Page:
"What very pleasant weather we are having!" he said graciously, -"and how gay the town is! At your age I took great enjoyment in all this bustle and movement: it is a great privilege to be young. What might not one do if one were but young again?"

"You do more now than all the rest put together."

"În a certain sense, yes-I acknowledge it, with a deep sense of humility. But it cannot last, as I am continually reminding the country. Make the most of me,' I am compelled to say, 'for you will not have me long with you.' That kind of allusion never fails to touch an audience. Indeed it is not a bad plan at times, to come forward and say good-bye to take, as it were, your last farewell. You see how thoroughly actors understand that, and all public men


should be actors. Never forget one thing-namely, that the English are a sentimental people, contrary to their own idea of themselves, which is that they are peculiarly hard-headed and practical. could not be a greater delusion. Go to a popular concert and watch the audience while a tall clout sings a sentimental ballad about his grandmother's grave, or Tommy's cradle, or his sweetheart's tear, or some nonsense of that kind. Half the women are crying, and the men are blowing their noses. I believe the English to be the most sentimental people in the world, and my knowledge of that fact has enabled me many a time to recover my hold upon them. By the by, did you ever hear me sing?"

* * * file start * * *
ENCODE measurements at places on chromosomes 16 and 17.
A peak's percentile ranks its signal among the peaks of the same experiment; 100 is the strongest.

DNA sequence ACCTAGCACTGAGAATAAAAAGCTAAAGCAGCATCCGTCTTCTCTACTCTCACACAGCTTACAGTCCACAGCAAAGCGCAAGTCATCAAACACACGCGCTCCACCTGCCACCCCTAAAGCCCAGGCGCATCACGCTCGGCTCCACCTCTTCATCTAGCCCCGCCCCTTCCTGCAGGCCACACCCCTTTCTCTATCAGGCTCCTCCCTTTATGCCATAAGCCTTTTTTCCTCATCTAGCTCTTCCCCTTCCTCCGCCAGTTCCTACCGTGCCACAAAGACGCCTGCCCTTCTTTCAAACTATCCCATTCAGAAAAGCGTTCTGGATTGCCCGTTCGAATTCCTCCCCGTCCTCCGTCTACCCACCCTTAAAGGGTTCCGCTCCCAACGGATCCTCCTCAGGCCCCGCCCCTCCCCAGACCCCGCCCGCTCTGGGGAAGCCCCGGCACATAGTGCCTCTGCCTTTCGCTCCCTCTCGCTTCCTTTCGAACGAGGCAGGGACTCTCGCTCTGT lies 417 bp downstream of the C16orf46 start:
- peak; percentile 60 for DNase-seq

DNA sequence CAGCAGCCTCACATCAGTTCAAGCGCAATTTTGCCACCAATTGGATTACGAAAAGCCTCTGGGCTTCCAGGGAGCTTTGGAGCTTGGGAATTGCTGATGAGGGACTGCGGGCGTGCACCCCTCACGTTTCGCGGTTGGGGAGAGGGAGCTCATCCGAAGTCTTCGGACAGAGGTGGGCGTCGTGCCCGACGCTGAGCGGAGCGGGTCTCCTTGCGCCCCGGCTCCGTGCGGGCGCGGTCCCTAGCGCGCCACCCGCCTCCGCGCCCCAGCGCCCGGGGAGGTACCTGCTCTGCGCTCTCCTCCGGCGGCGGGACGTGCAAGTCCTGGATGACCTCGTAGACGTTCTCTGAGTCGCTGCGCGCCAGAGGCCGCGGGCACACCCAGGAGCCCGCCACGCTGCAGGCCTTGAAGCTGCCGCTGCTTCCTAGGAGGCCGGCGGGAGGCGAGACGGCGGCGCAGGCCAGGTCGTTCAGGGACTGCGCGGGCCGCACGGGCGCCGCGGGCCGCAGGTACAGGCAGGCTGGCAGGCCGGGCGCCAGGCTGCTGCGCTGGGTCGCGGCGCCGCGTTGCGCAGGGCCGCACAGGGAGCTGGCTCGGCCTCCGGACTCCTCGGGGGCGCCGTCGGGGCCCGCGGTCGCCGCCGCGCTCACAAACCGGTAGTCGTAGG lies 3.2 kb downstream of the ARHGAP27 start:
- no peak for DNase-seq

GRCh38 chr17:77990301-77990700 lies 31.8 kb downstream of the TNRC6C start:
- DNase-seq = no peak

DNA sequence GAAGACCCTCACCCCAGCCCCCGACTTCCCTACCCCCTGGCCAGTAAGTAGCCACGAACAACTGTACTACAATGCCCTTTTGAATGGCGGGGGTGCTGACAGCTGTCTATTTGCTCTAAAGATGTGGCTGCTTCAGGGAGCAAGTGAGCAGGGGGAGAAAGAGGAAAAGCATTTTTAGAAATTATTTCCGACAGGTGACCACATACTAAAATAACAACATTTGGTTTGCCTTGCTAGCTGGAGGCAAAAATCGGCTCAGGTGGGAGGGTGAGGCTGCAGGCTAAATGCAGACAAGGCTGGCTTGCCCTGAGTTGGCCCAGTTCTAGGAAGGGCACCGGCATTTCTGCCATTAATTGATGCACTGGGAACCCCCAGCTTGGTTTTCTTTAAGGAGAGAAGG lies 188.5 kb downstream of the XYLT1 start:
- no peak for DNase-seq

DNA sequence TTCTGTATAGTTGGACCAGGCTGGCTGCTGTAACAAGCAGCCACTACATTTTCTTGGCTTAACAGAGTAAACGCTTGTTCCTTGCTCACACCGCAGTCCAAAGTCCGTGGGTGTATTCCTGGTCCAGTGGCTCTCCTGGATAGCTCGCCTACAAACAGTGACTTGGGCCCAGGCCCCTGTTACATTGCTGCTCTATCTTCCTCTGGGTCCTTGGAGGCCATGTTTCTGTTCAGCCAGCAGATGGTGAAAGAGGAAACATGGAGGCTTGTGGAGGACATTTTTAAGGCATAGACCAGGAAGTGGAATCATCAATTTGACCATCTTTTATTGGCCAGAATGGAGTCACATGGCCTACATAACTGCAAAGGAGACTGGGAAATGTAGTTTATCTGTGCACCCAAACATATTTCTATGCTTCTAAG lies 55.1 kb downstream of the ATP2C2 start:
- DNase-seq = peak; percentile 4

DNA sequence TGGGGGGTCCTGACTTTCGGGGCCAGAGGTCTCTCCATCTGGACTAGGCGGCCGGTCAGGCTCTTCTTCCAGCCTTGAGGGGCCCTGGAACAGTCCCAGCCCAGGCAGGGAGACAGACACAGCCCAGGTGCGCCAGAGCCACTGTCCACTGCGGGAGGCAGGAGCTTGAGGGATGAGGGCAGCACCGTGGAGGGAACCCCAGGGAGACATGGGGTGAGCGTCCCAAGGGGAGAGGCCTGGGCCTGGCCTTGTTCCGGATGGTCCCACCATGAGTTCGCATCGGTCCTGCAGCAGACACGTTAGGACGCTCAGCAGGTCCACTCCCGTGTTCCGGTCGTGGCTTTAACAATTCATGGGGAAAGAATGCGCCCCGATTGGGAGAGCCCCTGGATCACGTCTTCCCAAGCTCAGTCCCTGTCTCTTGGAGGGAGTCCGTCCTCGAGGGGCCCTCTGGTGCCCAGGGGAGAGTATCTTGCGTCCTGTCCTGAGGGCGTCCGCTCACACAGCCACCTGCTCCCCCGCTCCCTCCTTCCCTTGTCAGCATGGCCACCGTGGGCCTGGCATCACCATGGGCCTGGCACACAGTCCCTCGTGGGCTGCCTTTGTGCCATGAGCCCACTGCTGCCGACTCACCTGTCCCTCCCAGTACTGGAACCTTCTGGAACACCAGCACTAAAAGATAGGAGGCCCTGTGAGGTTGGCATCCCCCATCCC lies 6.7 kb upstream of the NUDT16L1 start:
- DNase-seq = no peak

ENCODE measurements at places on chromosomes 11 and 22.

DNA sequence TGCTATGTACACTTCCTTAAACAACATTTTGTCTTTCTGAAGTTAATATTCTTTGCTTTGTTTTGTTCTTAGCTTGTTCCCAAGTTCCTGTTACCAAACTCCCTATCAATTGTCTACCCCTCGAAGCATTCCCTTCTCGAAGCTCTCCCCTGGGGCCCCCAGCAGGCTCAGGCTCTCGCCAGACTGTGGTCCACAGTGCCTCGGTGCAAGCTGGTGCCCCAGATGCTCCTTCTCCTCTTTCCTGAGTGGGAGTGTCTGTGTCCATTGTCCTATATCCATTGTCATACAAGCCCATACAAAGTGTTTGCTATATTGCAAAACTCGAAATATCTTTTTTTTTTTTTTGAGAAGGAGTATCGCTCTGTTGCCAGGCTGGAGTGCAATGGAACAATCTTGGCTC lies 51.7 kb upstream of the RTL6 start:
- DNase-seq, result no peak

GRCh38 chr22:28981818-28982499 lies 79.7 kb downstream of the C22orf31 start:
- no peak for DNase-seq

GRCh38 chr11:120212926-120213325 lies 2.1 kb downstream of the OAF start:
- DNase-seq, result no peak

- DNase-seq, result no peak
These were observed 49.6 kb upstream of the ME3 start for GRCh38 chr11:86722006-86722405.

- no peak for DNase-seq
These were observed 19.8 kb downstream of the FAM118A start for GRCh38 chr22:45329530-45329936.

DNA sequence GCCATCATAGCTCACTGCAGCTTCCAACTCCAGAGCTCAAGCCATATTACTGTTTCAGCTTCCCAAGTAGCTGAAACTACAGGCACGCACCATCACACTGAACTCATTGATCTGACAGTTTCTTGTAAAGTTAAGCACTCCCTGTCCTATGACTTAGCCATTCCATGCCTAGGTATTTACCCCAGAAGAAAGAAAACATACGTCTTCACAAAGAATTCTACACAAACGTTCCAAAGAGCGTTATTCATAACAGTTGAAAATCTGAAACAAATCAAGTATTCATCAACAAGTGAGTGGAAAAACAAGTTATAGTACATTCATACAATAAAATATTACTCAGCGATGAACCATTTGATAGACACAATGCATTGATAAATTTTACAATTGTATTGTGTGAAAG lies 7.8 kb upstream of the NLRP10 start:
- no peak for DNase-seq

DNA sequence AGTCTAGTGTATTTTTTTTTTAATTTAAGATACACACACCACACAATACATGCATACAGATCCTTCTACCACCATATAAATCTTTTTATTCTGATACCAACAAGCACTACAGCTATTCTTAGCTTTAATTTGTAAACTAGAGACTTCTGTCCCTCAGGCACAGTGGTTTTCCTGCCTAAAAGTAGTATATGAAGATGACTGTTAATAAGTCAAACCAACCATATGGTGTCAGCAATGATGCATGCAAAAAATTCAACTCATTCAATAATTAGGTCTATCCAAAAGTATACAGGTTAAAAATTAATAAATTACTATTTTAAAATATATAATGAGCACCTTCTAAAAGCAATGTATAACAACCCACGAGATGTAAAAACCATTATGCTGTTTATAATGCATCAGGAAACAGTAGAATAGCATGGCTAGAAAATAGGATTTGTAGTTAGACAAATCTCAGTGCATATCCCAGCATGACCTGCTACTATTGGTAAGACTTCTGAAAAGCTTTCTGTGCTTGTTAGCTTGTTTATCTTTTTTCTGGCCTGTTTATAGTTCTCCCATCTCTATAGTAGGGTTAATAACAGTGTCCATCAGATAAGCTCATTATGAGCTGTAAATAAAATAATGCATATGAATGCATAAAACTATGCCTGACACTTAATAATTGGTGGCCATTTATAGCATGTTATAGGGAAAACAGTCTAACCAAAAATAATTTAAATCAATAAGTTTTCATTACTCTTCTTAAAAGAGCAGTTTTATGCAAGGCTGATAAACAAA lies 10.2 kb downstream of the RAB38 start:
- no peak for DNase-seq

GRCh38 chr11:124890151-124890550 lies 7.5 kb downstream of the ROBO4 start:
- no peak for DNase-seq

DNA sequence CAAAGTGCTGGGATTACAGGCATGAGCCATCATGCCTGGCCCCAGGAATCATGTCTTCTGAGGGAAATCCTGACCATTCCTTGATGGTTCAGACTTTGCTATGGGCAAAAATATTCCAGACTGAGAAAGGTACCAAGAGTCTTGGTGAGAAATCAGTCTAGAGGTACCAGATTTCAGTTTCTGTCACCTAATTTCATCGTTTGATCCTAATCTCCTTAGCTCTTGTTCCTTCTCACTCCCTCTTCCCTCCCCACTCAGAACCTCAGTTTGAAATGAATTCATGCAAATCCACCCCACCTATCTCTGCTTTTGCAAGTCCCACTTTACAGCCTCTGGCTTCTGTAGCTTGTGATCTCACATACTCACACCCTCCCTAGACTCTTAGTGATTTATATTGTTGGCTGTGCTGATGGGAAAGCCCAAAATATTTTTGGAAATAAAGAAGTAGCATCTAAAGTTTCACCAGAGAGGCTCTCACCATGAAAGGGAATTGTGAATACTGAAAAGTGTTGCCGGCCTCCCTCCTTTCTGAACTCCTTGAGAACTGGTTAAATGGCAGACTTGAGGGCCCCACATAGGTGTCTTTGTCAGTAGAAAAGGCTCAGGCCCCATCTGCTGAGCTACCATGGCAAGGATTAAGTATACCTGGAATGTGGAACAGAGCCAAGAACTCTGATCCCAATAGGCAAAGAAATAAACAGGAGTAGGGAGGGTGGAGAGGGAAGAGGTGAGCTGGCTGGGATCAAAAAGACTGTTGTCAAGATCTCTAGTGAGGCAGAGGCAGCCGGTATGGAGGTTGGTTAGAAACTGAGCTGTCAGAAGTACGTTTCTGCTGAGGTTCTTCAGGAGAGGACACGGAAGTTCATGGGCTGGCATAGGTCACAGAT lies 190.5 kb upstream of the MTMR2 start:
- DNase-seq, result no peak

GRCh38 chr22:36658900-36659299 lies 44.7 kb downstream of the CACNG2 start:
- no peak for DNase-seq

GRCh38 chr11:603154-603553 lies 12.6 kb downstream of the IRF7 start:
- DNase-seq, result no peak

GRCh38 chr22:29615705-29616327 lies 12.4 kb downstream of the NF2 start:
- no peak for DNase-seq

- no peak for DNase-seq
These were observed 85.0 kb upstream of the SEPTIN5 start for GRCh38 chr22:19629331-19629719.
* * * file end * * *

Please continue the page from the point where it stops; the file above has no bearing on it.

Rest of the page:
"I never had that pleasure," said the Under-Secretary, a little astonished.

"Ah, well, you are a little too late now. That is one of the pastimes which I have given up. A Minister may make a joke-if he can; but I do not think he could afford to be found singing, not even about his grandmother's grave. And talking of joking reminds me that I do not think very much of some of your friend Sir Harmonious Strut's witticisms. They seem to me thin and poor-sometimes even vulgar. How do they strike you?"

"Well, sir, I am scarcely a fair judge. Every man is bound to laugh at his chief's jokes."

"True-very true. There you show the tact which I should have expected from your father's son. I have laughed at many a joke in my time on that principle; now I laugh but seldom, for a man of my peculiar reputation for earnestness I may even say, for solemnitycannot afford to indulge in levity. Be earnest, be sincere, even in your amusements. At the same time,